However irritating--or enjoyable--the preceding analysis may be to you, it still does not directly answer the question of whether eating meat is instinctive or not, of course. Obviously, if eating meat (or veggies) is absolutely necessary for survival (survival is certainly an instinct), then it is, by definition, instinctive. However, in today's modern society, with a huge variety of foods available, how often is it absolutely necessary to eat any one food or food type (as substitutes are usually available)?

Eating Animal Foods, Part 2:
An evolutionary view

Another approach to answering the question is to consider our evolutionary history, and to note that, since the very inception of the human (Homo) genus, ~2.5 million years ago, the human diet has included meat, and our metabolic and morphological makeup appear to reflect varying degrees of adaptation to animal foods in the diet. Thus one can argue that eating animal foods is instinctive, because it is natural behavior--behavior that we have followed long enough so that evolutionary adaptation has taken place.

The association of increasing brain size with animal food consumption. For many readers, the preceding paragraph is a convincing argument. However, other readers will quickly ask: What about the confounding effects of intelligence? Here the expensive tissue hypothesis of Aiello and Wheeler [1995], and related research, is relevant. Recall that the major point of the expensive tissue hypothesis is that the human brain increased in size (and our intelligence increased) via brain evolution fueled by a switch to a diet that included very significantly increased amounts of meat, and which allowed our gut (digestive system) to shrink thereby freeing metabolic energy (to support the increase in brain size). This hypothesis, and the related research discussed in section 4 herein, suggest that the consumption of meat and the evolution of intelligence are closely interrelated.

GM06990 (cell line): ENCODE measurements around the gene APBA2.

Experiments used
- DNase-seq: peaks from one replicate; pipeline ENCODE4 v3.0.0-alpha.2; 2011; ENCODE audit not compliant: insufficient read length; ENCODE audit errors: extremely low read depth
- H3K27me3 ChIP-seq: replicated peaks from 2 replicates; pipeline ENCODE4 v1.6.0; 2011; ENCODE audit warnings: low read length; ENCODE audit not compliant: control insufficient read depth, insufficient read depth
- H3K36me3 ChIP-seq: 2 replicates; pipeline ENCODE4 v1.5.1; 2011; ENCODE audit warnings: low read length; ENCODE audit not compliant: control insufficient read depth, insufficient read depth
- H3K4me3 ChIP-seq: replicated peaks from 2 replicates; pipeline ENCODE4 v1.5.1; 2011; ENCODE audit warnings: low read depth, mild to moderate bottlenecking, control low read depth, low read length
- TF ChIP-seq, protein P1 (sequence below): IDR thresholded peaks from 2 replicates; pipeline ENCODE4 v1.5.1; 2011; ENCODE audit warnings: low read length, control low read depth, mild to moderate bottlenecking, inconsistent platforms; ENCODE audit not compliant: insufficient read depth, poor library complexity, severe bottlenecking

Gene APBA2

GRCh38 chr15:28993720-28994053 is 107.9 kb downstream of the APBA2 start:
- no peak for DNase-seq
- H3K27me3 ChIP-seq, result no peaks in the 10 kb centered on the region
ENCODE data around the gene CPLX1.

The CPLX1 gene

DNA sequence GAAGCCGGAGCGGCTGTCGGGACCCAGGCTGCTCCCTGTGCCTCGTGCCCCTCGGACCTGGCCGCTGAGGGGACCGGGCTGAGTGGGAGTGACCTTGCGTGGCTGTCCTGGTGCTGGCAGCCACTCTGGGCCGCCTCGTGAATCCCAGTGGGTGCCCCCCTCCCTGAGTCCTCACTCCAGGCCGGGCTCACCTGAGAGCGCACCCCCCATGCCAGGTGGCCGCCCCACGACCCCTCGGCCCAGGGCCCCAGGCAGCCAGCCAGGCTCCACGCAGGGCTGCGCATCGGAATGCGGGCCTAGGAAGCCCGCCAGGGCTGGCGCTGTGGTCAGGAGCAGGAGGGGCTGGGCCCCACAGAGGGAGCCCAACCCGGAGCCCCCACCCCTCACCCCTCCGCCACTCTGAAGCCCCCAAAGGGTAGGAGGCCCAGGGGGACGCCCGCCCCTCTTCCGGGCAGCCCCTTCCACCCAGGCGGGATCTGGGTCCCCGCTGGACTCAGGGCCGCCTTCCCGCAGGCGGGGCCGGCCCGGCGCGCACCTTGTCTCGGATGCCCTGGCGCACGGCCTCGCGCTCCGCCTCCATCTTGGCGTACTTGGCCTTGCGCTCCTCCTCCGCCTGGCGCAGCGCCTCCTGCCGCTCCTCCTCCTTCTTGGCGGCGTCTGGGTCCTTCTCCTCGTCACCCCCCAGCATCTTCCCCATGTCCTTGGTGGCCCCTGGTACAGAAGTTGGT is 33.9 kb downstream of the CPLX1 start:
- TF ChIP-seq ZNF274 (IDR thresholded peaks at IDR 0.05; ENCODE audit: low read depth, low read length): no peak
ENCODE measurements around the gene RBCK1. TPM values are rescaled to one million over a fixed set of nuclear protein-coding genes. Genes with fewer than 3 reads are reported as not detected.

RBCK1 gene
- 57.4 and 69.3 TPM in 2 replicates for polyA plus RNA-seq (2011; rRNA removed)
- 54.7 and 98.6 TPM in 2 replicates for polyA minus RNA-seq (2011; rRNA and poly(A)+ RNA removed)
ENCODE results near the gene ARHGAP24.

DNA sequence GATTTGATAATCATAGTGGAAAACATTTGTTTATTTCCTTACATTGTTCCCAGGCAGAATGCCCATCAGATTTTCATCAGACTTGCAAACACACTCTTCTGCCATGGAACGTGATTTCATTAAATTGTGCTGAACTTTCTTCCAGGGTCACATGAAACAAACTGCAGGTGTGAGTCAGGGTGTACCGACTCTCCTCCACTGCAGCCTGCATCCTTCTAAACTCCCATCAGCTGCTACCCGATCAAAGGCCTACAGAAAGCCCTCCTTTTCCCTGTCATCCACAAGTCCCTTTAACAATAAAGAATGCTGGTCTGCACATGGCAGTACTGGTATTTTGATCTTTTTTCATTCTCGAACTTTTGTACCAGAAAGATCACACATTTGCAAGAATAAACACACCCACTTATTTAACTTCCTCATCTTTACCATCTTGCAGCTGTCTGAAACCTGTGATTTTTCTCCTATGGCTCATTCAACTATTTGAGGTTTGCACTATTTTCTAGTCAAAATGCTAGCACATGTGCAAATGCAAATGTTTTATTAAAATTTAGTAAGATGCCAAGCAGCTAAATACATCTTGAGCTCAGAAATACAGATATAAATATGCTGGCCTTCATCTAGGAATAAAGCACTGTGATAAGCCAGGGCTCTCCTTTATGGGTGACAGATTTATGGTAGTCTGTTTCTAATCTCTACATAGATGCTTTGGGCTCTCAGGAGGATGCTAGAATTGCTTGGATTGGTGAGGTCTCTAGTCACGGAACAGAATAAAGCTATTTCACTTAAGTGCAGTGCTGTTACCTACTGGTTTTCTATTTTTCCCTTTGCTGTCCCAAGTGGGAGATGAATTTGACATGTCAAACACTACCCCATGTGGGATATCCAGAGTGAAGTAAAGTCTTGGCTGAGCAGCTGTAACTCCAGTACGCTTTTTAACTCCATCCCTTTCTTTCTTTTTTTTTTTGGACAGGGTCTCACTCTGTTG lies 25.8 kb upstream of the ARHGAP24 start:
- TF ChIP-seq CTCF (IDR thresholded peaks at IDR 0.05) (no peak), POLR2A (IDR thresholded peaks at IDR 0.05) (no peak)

To summarize, the evidence of evolution is as follows.

Given the above information, the obvious answer to the question, "Is meat-eating instinctive or driven by intelligence?" is that both apply. That is, one can argue that eating (wild) animal products is both instinctive and intelligent, for humans, from the evolutionary point of view.

Individual intelligence makes the final decision. On the other hand, at the individual level, intelligence may motivate some people to be raw/veg*ns, and to avoid animal products. That is an example of the power of human intelligence, acting at the individual or personal level.

Eating Animal Foods, Part 3:
Morality and naturalism

It is appropriate to remind readers of some important points here.


(Examining Fruitarian Claims about Instinct in Food Selection)

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GO TO PART 1 - Brief Overview: What is the Relevance of Comparative Anatomical and Physiological "Proofs"?

GO TO PART 2 - Looking at Ape Diets: Myths, Realities, and Rationalizations

GO TO PART 3 - The Fossil-Record Evidence about Human Diet

GO TO PART 4 - Intelligence, Evolution of the Human Brain, and Diet

GO TO PART 5 - Limitations on Comparative Dietary Proofs

GO TO PART 6 - What Comparative Anatomy Does and Doesn't Tell Us about Human Diet

GO TO PART 7 - Insights about Human Nutrition & Digestion from Comparative Physiology

GO TO PART 8 - Further Issues in the Debate over Omnivorous vs. Vegetarian Diets

GO TO PART 9 - Conclusions: The End, or The Beginning of a New Approach to Your Diet?

Back to Research-Based Appraisals of Alternative Diet Lore